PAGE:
Could data help to sort our clients into categories according to their behaviour within the app? (sales team looking to better understand its clients)
Could it give us insights into what kinds of Officevibe survey questions correlate most with management performance?
Could our data tell us at which points in our onboarding funnel users are most likely to drop out? The answer: **yes, yes, and yes.**
2. Turning data concepts into tangible applications
This, for us, is where the rubber meets the road; where pivotal data science principles allow us to connect new dots, build new functionalities, and ask different questions. Here are just a few concrete examples of how data is used by our Officevibe team:
Predicting client behaviour
A survival analysis model allows us to predict the likelihood that an event X will occur in the future. This type of data analysis is often used in medical research to predict the effect of a drug on a patient’s chances of survival. Applying this model, we were able to give some of our teams (customer experience and sales teams, among others) the ability to better understand various types of client profiles.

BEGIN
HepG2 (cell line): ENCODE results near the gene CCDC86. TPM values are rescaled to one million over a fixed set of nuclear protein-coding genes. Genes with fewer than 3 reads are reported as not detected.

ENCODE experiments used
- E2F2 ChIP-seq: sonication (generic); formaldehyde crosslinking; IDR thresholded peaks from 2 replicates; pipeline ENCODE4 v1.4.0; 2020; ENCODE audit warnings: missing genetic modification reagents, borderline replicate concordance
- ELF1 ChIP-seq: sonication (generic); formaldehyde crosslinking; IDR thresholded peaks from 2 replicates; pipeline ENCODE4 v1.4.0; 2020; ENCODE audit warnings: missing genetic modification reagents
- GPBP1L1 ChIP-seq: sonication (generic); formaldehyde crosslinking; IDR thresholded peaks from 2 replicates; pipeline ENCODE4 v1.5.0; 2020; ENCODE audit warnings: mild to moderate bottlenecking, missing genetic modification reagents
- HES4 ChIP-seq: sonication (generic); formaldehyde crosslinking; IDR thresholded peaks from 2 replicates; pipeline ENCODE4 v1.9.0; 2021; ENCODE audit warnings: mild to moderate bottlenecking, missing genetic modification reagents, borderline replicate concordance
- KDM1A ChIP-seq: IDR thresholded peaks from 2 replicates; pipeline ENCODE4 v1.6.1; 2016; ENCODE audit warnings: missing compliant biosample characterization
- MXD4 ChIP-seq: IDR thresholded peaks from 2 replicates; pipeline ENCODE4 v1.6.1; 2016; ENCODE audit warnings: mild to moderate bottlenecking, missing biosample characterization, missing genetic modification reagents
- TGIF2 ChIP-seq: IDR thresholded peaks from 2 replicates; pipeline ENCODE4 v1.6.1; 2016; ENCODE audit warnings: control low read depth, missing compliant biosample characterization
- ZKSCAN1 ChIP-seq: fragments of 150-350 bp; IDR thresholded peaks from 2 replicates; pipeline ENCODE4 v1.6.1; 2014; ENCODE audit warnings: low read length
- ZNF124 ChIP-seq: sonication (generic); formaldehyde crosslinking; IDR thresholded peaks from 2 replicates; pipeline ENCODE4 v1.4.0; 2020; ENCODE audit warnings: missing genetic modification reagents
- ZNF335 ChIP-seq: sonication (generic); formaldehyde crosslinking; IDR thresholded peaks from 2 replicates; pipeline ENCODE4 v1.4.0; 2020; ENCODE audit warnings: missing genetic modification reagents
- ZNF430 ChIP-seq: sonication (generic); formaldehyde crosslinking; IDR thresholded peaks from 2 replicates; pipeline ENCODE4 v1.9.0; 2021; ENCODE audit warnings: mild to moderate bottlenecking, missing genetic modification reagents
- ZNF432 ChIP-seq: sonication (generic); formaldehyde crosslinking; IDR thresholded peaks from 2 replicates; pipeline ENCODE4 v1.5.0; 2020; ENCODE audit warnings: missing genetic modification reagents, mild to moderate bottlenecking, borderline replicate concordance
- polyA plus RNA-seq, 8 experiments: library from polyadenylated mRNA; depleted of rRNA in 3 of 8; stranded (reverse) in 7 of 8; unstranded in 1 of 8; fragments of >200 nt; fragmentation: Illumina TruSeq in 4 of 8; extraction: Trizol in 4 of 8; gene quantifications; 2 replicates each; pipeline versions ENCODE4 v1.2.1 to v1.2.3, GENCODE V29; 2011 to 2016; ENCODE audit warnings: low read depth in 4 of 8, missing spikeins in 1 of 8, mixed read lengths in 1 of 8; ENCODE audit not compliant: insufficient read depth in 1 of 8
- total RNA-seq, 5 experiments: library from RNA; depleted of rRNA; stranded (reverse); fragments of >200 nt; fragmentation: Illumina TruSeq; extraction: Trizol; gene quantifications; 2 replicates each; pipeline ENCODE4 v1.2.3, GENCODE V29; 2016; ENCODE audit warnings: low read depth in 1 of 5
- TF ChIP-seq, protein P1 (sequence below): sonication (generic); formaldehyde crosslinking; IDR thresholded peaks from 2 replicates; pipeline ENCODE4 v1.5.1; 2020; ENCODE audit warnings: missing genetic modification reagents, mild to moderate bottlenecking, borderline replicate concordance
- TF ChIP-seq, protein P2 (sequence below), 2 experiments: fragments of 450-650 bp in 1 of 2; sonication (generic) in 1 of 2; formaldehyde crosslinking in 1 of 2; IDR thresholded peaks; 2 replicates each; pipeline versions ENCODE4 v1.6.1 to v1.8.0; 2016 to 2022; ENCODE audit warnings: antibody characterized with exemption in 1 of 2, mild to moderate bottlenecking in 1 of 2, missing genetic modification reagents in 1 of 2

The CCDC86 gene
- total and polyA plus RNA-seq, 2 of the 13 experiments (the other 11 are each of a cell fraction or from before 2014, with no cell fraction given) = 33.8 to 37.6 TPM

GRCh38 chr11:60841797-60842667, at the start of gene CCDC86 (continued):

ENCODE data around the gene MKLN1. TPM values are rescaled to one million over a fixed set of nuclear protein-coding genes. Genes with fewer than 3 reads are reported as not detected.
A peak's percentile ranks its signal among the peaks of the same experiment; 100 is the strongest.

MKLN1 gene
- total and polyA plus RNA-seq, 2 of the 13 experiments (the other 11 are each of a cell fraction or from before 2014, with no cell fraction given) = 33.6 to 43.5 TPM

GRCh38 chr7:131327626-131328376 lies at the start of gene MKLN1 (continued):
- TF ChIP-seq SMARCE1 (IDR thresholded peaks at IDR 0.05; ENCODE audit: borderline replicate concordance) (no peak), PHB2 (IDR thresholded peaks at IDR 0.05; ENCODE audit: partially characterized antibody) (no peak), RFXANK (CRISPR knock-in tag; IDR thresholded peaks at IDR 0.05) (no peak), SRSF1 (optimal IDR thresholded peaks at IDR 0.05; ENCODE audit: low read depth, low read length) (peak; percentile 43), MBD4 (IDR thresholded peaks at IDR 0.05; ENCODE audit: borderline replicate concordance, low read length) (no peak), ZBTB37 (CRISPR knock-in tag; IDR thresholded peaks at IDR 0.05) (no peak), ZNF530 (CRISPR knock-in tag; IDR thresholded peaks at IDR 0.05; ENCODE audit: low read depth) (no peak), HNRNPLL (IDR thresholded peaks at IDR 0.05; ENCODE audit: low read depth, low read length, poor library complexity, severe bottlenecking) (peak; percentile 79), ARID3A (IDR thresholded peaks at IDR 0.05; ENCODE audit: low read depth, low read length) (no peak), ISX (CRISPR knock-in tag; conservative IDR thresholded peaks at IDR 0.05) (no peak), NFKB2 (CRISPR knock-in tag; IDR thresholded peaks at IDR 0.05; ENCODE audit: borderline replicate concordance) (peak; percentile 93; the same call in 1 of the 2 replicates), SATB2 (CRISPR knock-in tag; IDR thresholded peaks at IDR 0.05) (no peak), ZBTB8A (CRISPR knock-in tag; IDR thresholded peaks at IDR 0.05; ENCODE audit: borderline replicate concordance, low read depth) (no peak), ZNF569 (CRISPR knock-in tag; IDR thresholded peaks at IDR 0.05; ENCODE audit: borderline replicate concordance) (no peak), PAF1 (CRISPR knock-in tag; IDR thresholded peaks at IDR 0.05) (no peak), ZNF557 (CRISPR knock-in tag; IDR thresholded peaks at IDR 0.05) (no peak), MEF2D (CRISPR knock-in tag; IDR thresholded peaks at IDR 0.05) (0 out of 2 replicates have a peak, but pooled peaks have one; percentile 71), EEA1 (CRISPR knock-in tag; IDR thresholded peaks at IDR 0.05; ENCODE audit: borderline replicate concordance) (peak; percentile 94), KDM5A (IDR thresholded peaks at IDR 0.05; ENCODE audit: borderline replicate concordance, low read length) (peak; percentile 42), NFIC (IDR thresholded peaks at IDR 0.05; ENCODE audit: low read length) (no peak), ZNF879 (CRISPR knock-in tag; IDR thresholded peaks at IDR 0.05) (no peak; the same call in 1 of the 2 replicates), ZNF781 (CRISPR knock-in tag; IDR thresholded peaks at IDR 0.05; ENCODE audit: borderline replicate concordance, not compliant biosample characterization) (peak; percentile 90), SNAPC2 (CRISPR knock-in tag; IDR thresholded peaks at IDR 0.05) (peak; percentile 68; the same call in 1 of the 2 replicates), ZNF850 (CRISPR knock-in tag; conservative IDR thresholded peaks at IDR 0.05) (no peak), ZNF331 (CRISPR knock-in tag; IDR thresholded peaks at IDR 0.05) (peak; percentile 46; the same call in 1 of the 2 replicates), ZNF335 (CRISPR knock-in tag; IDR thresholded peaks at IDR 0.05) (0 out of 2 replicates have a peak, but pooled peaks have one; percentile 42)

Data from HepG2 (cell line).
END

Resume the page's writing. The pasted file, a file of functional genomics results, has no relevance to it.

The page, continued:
Anonymizing and categorizing client feedback
In the context of the Officevibe application, which, among other functionalities, allows managers to gather employee feedback, the data team needs to make sure that the feedback is anonymous so that it can be used for internal purposes. The challenge is developing an algorithm that can remove the names of people and companies or other information that could identify someone (“director of accounting,” for example) without impacting the substance of the employee feedback that was gathered.
To tackle this problem, the data team has developed a named-entity recognition model to ensure anonymity, and added an NLP (Natural Language Processing) module in order to categorize the different types of feedback based on the themes they contain.
Result: the Officevibe teams were able to use the feedback they collected (anonymized and categorized) to extract relevant information in order to create marketing content that managers find relevant and improve certain product functionalities.
3. Transforming data into … even more opportunities?
Within the Officevibe team, as is the case with many organizations, data informs the user experience as much as it does our internal processes. Data encourages debate, calls us to question ourselves, and makes us more aware. That said, without a well-entrenched data culture to which the teams adhere rigorously, it is difficult to access the full potential of data to improve the user experience. A data-centered vision, such as the one in place at Officevibe, serves to clarify the place that data has within the organization, as well as everyone’s role within it.
Data analysis does not always give us the answers we are looking for, but it does help us to ask the right questions, ones that assist us in moving forward. The opportunities here are far more accessible than one might think, as long as data remains front and centre among other priorities.